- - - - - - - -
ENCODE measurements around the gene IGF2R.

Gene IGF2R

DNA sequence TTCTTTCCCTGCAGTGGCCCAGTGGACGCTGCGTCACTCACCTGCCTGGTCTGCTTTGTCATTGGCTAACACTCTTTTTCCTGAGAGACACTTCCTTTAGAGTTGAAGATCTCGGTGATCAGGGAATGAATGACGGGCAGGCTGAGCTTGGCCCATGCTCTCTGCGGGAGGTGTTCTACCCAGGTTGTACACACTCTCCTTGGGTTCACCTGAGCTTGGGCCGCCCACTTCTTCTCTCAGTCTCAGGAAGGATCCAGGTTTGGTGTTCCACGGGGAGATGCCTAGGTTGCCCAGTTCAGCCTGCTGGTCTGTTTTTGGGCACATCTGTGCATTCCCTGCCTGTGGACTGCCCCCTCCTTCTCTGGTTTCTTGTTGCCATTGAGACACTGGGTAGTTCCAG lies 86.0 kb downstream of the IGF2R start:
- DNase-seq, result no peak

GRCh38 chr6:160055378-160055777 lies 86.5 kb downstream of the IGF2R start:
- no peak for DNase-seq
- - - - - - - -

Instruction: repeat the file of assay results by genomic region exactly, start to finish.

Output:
ENCODE measurements around the gene IGF2R.

Gene IGF2R

DNA sequence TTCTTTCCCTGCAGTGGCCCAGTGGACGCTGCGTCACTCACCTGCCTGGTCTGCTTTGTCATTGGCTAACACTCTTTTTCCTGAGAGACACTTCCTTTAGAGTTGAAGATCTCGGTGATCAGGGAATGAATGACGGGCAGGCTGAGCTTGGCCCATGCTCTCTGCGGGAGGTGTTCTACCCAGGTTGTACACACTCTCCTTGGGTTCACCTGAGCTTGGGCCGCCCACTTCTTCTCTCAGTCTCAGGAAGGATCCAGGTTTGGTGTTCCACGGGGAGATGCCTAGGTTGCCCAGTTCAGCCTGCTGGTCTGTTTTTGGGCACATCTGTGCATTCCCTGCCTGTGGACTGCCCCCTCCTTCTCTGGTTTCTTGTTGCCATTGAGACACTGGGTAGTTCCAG lies 86.0 kb downstream of the IGF2R start:
- DNase-seq, result no peak

GRCh38 chr6:160055378-160055777 lies 86.5 kb downstream of the IGF2R start:
- no peak for DNase-seq